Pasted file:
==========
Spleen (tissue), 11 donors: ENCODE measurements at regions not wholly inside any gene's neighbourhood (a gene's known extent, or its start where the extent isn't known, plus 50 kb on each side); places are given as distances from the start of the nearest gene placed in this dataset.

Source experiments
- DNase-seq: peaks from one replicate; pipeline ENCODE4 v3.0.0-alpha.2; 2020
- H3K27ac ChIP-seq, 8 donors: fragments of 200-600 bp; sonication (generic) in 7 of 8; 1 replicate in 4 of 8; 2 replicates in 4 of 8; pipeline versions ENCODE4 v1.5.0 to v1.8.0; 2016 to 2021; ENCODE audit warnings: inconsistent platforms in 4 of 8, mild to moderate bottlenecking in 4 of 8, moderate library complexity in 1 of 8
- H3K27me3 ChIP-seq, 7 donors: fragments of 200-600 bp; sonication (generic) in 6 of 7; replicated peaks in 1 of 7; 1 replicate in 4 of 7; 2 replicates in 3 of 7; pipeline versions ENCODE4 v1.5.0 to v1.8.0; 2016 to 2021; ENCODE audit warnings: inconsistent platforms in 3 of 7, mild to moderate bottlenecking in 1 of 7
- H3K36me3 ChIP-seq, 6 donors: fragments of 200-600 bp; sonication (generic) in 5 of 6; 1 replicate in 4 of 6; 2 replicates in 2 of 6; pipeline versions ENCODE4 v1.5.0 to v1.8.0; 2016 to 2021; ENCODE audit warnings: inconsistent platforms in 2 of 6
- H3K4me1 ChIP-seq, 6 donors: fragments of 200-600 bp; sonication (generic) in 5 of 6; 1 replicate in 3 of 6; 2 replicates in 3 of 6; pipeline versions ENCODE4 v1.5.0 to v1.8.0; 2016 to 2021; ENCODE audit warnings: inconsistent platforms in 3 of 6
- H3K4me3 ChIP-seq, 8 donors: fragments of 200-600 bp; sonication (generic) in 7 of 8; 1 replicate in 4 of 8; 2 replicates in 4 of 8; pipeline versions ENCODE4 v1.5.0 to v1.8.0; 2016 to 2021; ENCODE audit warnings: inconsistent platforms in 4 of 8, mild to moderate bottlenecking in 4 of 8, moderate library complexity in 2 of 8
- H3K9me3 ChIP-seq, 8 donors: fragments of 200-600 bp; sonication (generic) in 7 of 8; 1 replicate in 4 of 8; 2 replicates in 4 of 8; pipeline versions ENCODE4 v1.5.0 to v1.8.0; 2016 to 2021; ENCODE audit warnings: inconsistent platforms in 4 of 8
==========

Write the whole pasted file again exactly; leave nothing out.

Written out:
Spleen (tissue), 11 donors: ENCODE measurements at regions not wholly inside any gene's neighbourhood (a gene's known extent, or its start where the extent isn't known, plus 50 kb on each side); places are given as distances from the start of the nearest gene placed in this dataset.

Source experiments
- DNase-seq: peaks from one replicate; pipeline ENCODE4 v3.0.0-alpha.2; 2020
- H3K27ac ChIP-seq, 8 donors: fragments of 200-600 bp; sonication (generic) in 7 of 8; 1 replicate in 4 of 8; 2 replicates in 4 of 8; pipeline versions ENCODE4 v1.5.0 to v1.8.0; 2016 to 2021; ENCODE audit warnings: inconsistent platforms in 4 of 8, mild to moderate bottlenecking in 4 of 8, moderate library complexity in 1 of 8
- H3K27me3 ChIP-seq, 7 donors: fragments of 200-600 bp; sonication (generic) in 6 of 7; replicated peaks in 1 of 7; 1 replicate in 4 of 7; 2 replicates in 3 of 7; pipeline versions ENCODE4 v1.5.0 to v1.8.0; 2016 to 2021; ENCODE audit warnings: inconsistent platforms in 3 of 7, mild to moderate bottlenecking in 1 of 7
- H3K36me3 ChIP-seq, 6 donors: fragments of 200-600 bp; sonication (generic) in 5 of 6; 1 replicate in 4 of 6; 2 replicates in 2 of 6; pipeline versions ENCODE4 v1.5.0 to v1.8.0; 2016 to 2021; ENCODE audit warnings: inconsistent platforms in 2 of 6
- H3K4me1 ChIP-seq, 6 donors: fragments of 200-600 bp; sonication (generic) in 5 of 6; 1 replicate in 3 of 6; 2 replicates in 3 of 6; pipeline versions ENCODE4 v1.5.0 to v1.8.0; 2016 to 2021; ENCODE audit warnings: inconsistent platforms in 3 of 6
- H3K4me3 ChIP-seq, 8 donors: fragments of 200-600 bp; sonication (generic) in 7 of 8; 1 replicate in 4 of 8; 2 replicates in 4 of 8; pipeline versions ENCODE4 v1.5.0 to v1.8.0; 2016 to 2021; ENCODE audit warnings: inconsistent platforms in 4 of 8, mild to moderate bottlenecking in 4 of 8, moderate library complexity in 2 of 8
- H3K9me3 ChIP-seq, 8 donors: fragments of 200-600 bp; sonication (generic) in 7 of 8; 1 replicate in 4 of 8; 2 replicates in 4 of 8; pipeline versions ENCODE4 v1.5.0 to v1.8.0; 2016 to 2021; ENCODE audit warnings: inconsistent platforms in 4 of 8